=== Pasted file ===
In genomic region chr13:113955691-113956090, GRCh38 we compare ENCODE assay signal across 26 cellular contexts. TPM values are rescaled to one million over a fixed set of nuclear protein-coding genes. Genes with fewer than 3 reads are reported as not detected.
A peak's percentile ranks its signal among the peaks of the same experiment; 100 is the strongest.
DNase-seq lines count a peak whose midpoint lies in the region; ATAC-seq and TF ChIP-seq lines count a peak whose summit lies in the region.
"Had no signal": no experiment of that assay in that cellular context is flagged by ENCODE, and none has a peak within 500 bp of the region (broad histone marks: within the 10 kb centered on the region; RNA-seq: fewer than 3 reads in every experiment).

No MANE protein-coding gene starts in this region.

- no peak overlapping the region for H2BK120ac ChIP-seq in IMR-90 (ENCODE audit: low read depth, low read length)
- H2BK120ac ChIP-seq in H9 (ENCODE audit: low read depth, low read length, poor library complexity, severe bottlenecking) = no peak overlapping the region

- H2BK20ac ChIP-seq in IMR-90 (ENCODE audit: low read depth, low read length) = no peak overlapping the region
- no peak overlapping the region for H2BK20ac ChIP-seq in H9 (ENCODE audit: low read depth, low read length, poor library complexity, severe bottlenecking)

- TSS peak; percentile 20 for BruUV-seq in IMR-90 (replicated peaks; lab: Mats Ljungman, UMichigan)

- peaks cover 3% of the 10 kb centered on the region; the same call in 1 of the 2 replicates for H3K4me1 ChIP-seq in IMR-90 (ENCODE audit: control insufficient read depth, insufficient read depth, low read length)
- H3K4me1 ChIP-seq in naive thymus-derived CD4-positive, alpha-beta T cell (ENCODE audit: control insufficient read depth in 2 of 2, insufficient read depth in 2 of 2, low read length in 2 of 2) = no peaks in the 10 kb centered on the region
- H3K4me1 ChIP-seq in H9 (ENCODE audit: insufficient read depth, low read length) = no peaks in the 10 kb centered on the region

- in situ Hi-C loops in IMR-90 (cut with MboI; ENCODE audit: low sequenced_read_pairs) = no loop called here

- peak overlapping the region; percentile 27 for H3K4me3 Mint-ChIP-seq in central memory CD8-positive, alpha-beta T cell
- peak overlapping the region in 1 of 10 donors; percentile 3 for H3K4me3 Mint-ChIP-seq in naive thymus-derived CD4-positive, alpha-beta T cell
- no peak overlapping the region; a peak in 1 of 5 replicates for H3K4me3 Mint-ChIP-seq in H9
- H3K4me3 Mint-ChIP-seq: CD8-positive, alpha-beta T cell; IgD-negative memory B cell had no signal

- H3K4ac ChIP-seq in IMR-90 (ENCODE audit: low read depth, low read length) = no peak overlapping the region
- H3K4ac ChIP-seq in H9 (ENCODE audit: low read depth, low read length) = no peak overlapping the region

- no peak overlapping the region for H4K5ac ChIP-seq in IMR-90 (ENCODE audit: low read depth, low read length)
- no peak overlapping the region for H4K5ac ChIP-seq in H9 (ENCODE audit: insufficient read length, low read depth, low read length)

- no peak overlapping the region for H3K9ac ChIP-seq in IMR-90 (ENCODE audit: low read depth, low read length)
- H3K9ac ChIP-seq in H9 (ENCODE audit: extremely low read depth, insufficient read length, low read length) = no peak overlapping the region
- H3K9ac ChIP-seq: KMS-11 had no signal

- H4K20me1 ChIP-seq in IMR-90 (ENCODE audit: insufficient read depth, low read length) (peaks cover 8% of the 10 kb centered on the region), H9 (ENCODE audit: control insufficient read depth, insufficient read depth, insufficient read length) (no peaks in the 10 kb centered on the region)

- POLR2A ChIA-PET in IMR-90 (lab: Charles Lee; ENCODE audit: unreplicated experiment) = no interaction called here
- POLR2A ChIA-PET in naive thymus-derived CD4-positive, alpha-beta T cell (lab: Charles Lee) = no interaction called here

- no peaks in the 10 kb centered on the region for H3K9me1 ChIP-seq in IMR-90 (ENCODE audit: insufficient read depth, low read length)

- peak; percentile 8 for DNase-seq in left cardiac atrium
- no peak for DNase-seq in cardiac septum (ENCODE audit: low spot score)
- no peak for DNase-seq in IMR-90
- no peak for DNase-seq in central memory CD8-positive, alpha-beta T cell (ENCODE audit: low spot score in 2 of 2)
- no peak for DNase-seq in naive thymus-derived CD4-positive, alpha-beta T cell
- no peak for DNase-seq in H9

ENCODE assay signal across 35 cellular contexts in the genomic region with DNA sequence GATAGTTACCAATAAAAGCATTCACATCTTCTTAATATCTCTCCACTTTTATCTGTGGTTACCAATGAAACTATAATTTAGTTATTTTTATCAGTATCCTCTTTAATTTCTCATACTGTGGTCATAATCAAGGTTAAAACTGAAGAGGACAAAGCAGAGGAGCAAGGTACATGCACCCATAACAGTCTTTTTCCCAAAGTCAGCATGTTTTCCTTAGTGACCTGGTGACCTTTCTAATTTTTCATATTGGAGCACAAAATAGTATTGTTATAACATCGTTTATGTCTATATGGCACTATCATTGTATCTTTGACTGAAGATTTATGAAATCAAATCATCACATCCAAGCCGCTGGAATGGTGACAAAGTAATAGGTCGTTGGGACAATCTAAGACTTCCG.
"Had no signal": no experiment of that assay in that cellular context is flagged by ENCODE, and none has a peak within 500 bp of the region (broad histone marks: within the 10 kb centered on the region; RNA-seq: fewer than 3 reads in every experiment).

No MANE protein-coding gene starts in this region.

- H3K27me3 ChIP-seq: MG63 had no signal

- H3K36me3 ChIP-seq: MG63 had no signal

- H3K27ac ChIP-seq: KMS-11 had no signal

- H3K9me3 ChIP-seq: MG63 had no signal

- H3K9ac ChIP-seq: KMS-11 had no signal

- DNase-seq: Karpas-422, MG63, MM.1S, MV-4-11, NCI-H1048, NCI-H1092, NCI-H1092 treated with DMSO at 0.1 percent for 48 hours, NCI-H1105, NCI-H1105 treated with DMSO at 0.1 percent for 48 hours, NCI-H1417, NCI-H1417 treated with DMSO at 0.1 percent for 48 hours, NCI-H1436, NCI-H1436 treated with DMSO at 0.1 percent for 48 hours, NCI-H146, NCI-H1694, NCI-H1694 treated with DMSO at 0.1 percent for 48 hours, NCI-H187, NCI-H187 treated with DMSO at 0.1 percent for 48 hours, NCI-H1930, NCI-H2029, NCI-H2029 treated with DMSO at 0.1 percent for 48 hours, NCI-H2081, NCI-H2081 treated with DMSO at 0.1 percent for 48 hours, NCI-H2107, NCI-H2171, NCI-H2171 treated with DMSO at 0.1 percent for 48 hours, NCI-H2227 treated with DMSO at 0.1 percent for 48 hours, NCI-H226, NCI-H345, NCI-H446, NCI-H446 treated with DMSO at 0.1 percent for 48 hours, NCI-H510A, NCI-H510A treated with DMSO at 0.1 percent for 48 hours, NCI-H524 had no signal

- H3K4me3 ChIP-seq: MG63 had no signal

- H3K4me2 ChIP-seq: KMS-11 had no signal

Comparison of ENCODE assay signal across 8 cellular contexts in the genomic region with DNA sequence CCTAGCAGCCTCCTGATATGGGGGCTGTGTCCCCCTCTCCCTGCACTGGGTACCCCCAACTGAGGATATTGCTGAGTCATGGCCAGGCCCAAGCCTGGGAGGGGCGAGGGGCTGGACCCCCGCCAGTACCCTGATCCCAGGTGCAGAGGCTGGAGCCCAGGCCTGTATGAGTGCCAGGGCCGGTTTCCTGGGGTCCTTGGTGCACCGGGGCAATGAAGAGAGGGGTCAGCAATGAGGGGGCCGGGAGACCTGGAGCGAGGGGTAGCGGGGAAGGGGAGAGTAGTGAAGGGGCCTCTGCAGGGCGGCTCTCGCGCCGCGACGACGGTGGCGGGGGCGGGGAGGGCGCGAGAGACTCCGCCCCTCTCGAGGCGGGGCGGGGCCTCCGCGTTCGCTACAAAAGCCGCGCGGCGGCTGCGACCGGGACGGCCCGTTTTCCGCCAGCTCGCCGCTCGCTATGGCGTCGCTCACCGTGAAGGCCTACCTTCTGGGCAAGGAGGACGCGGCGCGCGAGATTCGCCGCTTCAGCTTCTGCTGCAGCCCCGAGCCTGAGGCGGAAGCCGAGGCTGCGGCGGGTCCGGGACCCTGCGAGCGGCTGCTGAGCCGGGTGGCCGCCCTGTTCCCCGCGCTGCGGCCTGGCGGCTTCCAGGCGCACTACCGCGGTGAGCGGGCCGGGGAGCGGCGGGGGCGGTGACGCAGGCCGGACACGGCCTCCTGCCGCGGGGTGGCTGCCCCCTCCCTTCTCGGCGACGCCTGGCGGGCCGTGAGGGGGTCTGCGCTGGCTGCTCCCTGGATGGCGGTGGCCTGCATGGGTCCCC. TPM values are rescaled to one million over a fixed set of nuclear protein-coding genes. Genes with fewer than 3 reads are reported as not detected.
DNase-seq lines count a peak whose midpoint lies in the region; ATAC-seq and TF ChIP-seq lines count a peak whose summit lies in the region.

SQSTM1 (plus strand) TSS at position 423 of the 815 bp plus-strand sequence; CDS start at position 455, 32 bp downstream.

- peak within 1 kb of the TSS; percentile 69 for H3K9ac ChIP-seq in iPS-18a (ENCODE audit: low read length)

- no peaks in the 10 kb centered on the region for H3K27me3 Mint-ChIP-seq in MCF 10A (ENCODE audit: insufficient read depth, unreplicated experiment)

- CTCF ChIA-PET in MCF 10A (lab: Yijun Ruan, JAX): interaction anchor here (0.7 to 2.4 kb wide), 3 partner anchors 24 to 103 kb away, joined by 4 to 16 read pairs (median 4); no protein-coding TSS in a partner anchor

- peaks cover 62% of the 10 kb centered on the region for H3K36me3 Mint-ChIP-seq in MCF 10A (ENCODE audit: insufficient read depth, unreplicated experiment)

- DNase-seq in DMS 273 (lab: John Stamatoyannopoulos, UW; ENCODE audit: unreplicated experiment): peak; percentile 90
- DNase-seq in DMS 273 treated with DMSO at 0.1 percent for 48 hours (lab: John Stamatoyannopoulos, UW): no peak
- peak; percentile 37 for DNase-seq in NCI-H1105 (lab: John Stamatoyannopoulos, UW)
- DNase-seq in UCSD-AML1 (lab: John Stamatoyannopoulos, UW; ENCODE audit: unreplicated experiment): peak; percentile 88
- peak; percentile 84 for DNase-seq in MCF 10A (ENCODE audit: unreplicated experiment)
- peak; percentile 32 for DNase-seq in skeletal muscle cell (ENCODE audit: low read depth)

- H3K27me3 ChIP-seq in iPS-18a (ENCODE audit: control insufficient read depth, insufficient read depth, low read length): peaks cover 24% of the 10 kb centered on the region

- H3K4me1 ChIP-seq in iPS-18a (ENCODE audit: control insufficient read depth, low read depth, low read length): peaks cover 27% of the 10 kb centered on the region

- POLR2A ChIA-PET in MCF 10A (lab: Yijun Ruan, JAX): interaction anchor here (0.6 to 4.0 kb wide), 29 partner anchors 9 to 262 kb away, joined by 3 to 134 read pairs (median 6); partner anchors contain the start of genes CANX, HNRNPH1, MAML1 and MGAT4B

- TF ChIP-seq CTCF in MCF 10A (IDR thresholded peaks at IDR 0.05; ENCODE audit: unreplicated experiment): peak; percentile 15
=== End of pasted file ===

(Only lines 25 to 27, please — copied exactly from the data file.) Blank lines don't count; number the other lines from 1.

- H3K9ac ChIP-seq: KMS-11 had no signal

- H4K20me1 ChIP-seq in IMR-90 (ENCODE audit: insufficient read depth, low read length) (peaks cover 8% of the 10 kb centered on the region), H9 (ENCODE audit: control insufficient read depth, insufficient read depth, insufficient read length) (no peaks in the 10 kb centered on the region)

- POLR2A ChIA-PET in IMR-90 (lab: Charles Lee; ENCODE audit: unreplicated experiment) = no interaction called here